var myJWT = JWT(claims: myClaims)
    let signedJWT = try myJWT.sign(using: App.jwtSigner)
    response.send(signedJWT)
    next()
}

Let's test our newly created route!

curl -X POST \
    http://localhost:8080/jwtlogin \
    -H 'content-type: application/json' \
    -d '{
    "username": "JoeBloggs312",
    "password": "password",
    "email": "joebloggs@email.com",
    "fullName": "Joe Kitura Bloggs"
}'

None of these claims are part of the ClaimsStandardJWT claims and the subject claim is not present, therefore we need to use the UserProfileDelegate and update it with our custom claims.

After our POST route, add:

struct MyDelegate: UserProfileDelegate {
    func update(userProfile: UserProfile, from dictionary: [String:Any]) {
        // `userProfile.id` already contains `id`
        userProfile.displayName = dictionary["fullName"]! as! String
        let email = UserProfile.UserProfileEmail(value: dictionary["email"]! as! String, type: "home")
        userProfile.emails = [email]
    }
}

Then we need to declare our instance of CredentialsJWT with our newly defined options, as well as setting the subject claim to id:

let jwtCredentials = CredentialsJWT<MyClaims>(verifier: App.jwtVerifier, options: [CredentialsJWTOptions.subject: "id", CredentialsJWTOptions.userProfileDelegate: MyDelegate.self])

Finally we create our middleware and register our plugin to it, the same as we have done earlier:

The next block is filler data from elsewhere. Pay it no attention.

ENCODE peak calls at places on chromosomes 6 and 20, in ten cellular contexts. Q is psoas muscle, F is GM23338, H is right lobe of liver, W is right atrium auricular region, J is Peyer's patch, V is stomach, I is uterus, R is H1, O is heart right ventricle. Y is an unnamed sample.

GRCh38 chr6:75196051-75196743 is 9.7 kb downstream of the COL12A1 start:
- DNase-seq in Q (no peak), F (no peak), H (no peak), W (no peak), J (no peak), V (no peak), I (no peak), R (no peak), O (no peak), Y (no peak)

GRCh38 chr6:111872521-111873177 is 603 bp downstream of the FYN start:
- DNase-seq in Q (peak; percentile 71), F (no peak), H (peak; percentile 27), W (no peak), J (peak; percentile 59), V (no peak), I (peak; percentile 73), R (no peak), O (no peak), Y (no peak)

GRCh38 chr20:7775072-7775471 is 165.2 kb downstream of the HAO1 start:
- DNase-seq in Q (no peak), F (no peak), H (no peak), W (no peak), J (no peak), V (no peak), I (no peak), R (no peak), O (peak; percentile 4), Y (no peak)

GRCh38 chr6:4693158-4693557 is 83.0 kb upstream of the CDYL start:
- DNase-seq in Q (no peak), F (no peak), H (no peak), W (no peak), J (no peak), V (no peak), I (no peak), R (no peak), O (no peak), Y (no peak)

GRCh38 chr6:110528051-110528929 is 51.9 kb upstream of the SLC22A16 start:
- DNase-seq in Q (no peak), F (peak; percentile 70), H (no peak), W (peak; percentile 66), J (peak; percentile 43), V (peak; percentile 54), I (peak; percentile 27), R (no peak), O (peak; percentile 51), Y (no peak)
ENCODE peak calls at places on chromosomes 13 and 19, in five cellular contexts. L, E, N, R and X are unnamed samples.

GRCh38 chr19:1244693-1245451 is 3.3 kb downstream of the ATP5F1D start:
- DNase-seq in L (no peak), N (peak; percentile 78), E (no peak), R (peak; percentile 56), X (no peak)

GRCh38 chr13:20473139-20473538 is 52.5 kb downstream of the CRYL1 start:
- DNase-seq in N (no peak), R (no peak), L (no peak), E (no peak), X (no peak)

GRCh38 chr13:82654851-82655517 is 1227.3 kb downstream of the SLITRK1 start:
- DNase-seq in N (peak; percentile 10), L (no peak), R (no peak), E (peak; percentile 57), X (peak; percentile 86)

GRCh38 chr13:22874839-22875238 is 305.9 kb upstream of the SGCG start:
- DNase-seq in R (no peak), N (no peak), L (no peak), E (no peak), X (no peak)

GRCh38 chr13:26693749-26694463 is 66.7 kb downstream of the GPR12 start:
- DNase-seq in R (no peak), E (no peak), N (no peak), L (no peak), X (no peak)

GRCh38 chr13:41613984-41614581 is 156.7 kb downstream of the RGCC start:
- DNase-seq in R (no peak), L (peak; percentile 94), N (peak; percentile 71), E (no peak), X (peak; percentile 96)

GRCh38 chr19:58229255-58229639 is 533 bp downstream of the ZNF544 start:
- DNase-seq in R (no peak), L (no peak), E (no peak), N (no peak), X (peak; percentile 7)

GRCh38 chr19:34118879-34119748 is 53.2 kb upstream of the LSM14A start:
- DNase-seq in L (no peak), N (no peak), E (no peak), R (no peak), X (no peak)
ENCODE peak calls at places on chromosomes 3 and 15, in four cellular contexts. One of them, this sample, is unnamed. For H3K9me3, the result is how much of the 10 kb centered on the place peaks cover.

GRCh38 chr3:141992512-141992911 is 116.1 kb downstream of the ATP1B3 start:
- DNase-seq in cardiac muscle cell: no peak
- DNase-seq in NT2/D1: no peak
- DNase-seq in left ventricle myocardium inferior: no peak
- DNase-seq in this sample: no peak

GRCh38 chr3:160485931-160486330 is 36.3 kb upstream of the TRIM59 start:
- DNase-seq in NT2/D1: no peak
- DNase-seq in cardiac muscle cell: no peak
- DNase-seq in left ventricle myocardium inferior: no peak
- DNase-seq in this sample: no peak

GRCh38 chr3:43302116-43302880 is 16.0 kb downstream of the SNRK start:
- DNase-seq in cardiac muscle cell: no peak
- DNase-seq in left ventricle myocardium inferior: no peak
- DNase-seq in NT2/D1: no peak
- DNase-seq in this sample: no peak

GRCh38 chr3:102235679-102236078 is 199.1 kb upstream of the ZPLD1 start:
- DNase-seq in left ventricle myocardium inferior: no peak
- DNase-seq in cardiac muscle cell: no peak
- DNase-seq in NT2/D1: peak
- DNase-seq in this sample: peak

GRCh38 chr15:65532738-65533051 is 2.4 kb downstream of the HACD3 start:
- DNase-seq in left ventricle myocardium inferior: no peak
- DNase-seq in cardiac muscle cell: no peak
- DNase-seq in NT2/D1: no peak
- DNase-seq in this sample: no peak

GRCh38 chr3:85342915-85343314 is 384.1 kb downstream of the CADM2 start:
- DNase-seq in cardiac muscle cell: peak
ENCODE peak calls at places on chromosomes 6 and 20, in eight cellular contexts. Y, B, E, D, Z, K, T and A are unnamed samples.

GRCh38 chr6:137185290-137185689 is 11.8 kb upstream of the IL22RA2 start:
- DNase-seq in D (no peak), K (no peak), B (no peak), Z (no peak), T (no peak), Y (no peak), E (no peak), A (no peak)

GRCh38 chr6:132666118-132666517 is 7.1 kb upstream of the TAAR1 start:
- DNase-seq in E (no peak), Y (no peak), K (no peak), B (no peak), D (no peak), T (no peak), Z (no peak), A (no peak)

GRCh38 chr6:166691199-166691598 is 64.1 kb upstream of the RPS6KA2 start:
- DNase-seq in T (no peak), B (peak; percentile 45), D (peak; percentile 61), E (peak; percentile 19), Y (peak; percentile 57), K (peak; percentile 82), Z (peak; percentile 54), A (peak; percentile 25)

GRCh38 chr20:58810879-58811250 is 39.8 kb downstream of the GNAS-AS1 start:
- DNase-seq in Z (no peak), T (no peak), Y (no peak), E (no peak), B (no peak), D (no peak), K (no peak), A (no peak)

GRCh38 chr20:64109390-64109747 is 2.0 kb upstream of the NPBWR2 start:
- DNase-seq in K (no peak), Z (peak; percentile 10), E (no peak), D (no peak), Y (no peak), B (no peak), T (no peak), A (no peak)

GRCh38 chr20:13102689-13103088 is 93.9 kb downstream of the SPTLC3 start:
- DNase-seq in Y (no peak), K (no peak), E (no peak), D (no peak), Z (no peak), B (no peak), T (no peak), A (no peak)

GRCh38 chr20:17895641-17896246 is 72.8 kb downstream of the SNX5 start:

let authenticationMiddleware = Credentials()
authenticationMiddleware.register(plugin: jwtCredentials)
app.router.get("/jwtprotected", middleware: authenticationMiddleware)
app.router.get("/jwtprotected") { request, response, next in
    guard let userProfile = request.userProfile else {
            Log.verbose("Failed raw token authentication")
            response.status(.unauthorized)
            try response.end()
            return
        }
    response.send("\(userProfile.id)\n")
        next()
    }

Using the same terminal commands as earlier, you can test your JWT generation and authentication:

curl -X GET \
http://localhost:8080/jwtprotected \
-H 'X-Token-Type: JWT' \
-H 'Authorization: Bearer <Your JWT string here>'

Congratulations! You are now using your own set of custom claims to generate a JWT and authenticate a user!

Step 10: JWTs on Codable Routes (Optional)

In our example we used raw routing since we chose to pass the user credentials via the request headers. If we want to use JWTs on our codable routes, we need to encapsulate the verification and creation of the users JWT in a TypeSafeMiddleware.

Step 10a: Register TypeSafeJWT on a route.

In the JWTRoutesFile.swift we are going to create a new route for a TypeSafeJWT.

In the function initializeJWTRoutes, declare the verifier for the TypeSafeJWT (this example is using the HS256 algorithm):

TypeSafeJWT.verifier = .hs256(key: Data("kitura".utf8))

We will then add the codable route handler, the handler will only be invoked if the JWT can be successfully verified, and contains the required claims.

app.router.get("/jwtcodable") {  (jwt: JWT<ClaimsStandardJWT>, respondWith: (JWT<ClaimsStandardJWT>?, RequestError?) -> Void) in
     respondWith(jwt, nil)
}

Step 10b: Test the new Codable route

To test this route, restart your server and send the POST request from Step 6.

Copy the returned JWT string and paste it into the following curl request:

curl -X GET \
http://localhost:8080/jwtcodable \
-H 'X-Token-Type: JWT' \
-H 'Authorization: Bearer <Your JWT string here>'

You should see your JWT claims returned to you. This should look something like:

{"claims":{"iss":"Kitura","sub":"Joe Bloggs","exp":574703307.61258602},"header":{"typ":"JWT","alg":"HS256"}}